Academic journal article The Romanic Review

Marriage and Investment in El Celoso Extremeno

Academic journal article The Romanic Review

Marriage and Investment in El Celoso Extremeno

Article excerpt

Cervantes's El celoso extremeno, the version of his experiments with the decrepit-husband-takes-young-wife plot that he published as an exemplary tale, or novela ejemplar, is one of the most widely studied narratives of his collection. Rich in its intertextuality with other variations of the same basic story by Cervantes--his theatrical farce, El celoso viejo, the interpolated tale in Don Quijote of El curioso impertinente, and the unpublished Porras manuscript of "El zeloso extremeno"--this edifying short narrative offers a surprising departure from Cervantes's own treatment in these works of the viejo cornudo (elderly cuckold) figure, as well as from a long literary and folkloric tradition. (1)

After detailed description of the acquisitive Carrizales's marriage to and enclosure of a young teenager in a fortress-like home, in order to be her sole possessor, the story ends with penetration of that private property by an interloper from the streets beyond, Loaysa, his attempted seduction of Leonora, and the discovery of the two exhausted combatants while they sleep. The master of the house, Carrizales, erroneously concludes that he has been robbed of his most prized possession upon witnessing his child-bride sleeping in the arms of this intruder, although the commerce with the enemy that he imagines to have been adultery in fact fell short of consummation. Later, before an emotional family forum, Leonora responds to her husband's revelation of their discovery (133) with the enigmatic and apparently lame statement, "sabed que no os he ofendido sino con el pensamiento" (134) (know that I have committed no offense against you except in thought), that her betrayal and his rival's victory did not materialize except as fantasies or figments of their--as well as his--imagination. (2) She does no more to clarify her innocence, driving not only her husband but also the narrator to distraction, as they attempt to respond to the effects of her sexual contact with the public--in amorous battle with Loaysa--upon Carrizales's worth. The narrator finally ends the exemplary tale with the following inconclusive lines: "Solo no se que fue la causa que Leonora no puso mas ahinco en desculparse y dar a entender a su celoso marido cuan limpia y sin ofensa habia quedado en aquel suceso; pero la turbacion le ato la lengua, y la priesa que se dio a morir su marido no dio lugar a su disculpa" (135). (I simply don't know what caused Leonora not to strive more vigorously to explain her innocence and to make her jealous husband understand how unstained and without offense she had remained in that incident; but confusion tied her tongue, and the quickness with which her husband surrendered to death didn't allow time for her pardon.)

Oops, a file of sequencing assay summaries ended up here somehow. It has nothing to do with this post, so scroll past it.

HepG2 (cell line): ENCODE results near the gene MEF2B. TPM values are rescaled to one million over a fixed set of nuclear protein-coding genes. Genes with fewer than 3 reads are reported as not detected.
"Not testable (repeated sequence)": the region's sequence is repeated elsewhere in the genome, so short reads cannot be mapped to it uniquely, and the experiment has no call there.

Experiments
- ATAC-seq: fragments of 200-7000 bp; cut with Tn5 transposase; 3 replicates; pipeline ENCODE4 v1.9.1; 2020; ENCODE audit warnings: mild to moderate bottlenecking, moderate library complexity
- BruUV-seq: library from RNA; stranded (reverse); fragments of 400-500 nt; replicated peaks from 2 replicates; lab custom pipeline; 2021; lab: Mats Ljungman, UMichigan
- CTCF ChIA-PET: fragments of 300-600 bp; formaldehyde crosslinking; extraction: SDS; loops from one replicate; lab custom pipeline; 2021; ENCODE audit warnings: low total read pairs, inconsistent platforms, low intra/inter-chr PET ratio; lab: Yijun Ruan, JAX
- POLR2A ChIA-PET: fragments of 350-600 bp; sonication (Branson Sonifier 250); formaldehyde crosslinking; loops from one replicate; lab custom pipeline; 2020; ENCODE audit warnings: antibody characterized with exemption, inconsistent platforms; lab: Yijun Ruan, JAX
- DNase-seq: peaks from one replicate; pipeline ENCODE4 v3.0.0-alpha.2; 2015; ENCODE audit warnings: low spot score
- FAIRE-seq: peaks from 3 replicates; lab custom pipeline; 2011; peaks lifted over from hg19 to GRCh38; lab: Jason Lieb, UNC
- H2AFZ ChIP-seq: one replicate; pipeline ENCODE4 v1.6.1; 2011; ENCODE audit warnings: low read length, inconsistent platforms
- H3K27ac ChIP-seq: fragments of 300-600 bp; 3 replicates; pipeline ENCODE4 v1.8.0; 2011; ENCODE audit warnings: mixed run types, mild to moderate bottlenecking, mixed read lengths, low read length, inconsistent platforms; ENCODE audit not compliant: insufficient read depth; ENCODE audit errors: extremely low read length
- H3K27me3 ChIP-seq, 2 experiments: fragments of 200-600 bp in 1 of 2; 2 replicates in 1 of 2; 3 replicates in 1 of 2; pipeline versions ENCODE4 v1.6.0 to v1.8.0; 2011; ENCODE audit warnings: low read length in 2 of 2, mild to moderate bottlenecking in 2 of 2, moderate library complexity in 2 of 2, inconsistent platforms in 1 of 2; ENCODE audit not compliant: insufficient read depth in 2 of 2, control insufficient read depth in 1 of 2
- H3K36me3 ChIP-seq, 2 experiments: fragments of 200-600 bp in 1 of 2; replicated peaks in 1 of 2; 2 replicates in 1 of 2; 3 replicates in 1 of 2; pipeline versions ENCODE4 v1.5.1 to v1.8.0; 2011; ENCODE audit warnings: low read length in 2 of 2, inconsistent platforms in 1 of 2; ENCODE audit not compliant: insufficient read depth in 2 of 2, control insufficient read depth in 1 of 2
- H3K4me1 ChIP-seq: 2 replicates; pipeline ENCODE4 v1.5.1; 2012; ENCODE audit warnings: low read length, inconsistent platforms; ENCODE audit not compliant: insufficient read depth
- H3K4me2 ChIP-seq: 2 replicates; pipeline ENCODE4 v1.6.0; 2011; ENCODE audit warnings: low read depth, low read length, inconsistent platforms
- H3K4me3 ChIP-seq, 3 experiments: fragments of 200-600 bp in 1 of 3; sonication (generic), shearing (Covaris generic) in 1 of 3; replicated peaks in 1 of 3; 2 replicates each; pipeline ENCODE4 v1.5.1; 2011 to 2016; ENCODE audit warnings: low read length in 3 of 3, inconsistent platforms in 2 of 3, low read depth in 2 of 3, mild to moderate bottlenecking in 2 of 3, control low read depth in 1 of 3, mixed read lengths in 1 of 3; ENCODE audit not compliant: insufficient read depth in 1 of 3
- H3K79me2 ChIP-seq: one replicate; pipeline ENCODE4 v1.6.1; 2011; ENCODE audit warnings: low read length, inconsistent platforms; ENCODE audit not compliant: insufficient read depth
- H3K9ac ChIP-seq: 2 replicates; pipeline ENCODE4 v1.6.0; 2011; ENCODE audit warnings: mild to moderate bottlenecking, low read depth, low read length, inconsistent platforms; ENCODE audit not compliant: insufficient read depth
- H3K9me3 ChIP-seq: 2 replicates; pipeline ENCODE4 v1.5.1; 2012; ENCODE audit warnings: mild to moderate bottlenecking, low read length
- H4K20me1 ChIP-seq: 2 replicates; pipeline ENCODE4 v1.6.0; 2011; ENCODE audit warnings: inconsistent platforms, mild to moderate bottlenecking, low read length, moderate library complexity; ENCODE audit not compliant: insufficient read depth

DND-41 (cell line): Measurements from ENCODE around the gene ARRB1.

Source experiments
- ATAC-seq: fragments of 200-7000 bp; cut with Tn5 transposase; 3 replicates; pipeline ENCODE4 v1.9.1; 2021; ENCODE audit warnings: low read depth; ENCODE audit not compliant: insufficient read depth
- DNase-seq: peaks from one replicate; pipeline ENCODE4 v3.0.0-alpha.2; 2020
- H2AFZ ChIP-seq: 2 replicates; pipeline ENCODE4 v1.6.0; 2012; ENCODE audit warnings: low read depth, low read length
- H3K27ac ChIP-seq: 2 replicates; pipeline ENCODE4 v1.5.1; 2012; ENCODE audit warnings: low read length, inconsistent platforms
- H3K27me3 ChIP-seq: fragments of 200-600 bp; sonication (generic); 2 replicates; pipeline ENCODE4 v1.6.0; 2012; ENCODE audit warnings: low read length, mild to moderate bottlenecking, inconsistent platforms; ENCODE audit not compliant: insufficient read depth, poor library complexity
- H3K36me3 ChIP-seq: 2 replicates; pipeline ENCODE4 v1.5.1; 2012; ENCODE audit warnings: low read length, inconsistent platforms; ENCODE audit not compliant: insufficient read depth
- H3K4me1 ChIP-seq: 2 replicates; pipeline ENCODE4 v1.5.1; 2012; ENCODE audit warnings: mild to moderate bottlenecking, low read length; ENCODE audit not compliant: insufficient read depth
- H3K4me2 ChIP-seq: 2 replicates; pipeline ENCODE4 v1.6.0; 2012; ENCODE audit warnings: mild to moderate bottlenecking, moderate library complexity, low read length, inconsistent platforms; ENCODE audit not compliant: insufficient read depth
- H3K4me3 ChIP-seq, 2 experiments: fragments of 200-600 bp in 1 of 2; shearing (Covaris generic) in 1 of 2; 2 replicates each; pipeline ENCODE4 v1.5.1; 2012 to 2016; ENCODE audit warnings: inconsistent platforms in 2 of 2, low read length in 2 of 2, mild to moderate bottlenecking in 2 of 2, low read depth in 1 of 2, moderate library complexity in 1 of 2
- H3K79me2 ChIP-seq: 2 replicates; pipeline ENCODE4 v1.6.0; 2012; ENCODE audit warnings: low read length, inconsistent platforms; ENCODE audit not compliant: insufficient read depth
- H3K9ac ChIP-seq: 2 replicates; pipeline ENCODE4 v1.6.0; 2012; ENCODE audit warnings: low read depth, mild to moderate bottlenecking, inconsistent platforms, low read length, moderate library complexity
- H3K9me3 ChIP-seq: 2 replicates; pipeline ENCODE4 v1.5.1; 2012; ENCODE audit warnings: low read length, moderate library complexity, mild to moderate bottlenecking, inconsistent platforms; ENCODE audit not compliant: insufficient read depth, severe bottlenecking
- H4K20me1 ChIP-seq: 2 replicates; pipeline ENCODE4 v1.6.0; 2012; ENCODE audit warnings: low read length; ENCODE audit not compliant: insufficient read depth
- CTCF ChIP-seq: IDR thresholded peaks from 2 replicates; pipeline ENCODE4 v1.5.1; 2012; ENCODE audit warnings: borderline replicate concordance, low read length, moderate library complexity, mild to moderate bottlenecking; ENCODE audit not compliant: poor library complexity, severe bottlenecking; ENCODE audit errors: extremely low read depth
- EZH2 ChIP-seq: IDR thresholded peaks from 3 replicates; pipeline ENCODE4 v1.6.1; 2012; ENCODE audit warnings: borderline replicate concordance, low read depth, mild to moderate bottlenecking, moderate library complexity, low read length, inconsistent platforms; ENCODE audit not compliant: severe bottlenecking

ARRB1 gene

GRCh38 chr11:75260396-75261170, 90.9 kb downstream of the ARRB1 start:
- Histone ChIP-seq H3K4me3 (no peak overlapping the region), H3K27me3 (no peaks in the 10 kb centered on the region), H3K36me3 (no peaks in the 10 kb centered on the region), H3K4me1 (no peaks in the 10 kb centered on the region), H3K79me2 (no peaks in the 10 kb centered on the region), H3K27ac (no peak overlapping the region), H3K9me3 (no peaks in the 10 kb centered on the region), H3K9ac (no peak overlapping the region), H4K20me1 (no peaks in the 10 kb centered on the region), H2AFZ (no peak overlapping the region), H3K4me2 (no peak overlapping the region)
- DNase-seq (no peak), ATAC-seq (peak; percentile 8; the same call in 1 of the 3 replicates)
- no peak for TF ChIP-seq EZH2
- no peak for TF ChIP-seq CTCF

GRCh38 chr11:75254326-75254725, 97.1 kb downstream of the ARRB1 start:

Although other literary treatments of real or perceived adultery and the honor theme lead us to anticipate Carrizales's cleansing of his dishonor with the blood of the offenders, Cervantes has the old man opt for a novel resolution of the dilemma. He acknowledges his own fault in establishing the confining marriage (133). Next he revises his will so that all that he has invested in the marriage will not be wasted, but rather that reinvested it might yield both edification to others and, since he has sired no offspring, the continuation of his good name in public renown for his magnanimity:

   Mas por que todo el mundo vea el valor de los quilates de la
   voluntad y le con que te quise, en este ultimo trance de mi vida
   quiero mostrarlo de modo que quede en el mundo pot ejemplo, si
   no de bondad, al menos de simplicidad jamas oida ni vista; y asi,
   quiero que se traiga luego aqui un escribano, para hacer de nuevo
   mi testamento, en el cual mandare doblar la dote a Leonora y le
   rogare que despues de mis dias, que seran bien breves, disponga
   su voluntad, pues lo podrfi hacer sin fuerza, a casarse con aquel
   mozo, a quien nunca ofendieron las canas deste lastimado viejo; y
   asi verni que, si viviendo, jamas sali un punto de lo que pude
   pensar ser su gusto, en la muerte hago lo mismo, y quiero que lo
   tenga con el que ella debe de querer tanto. … 
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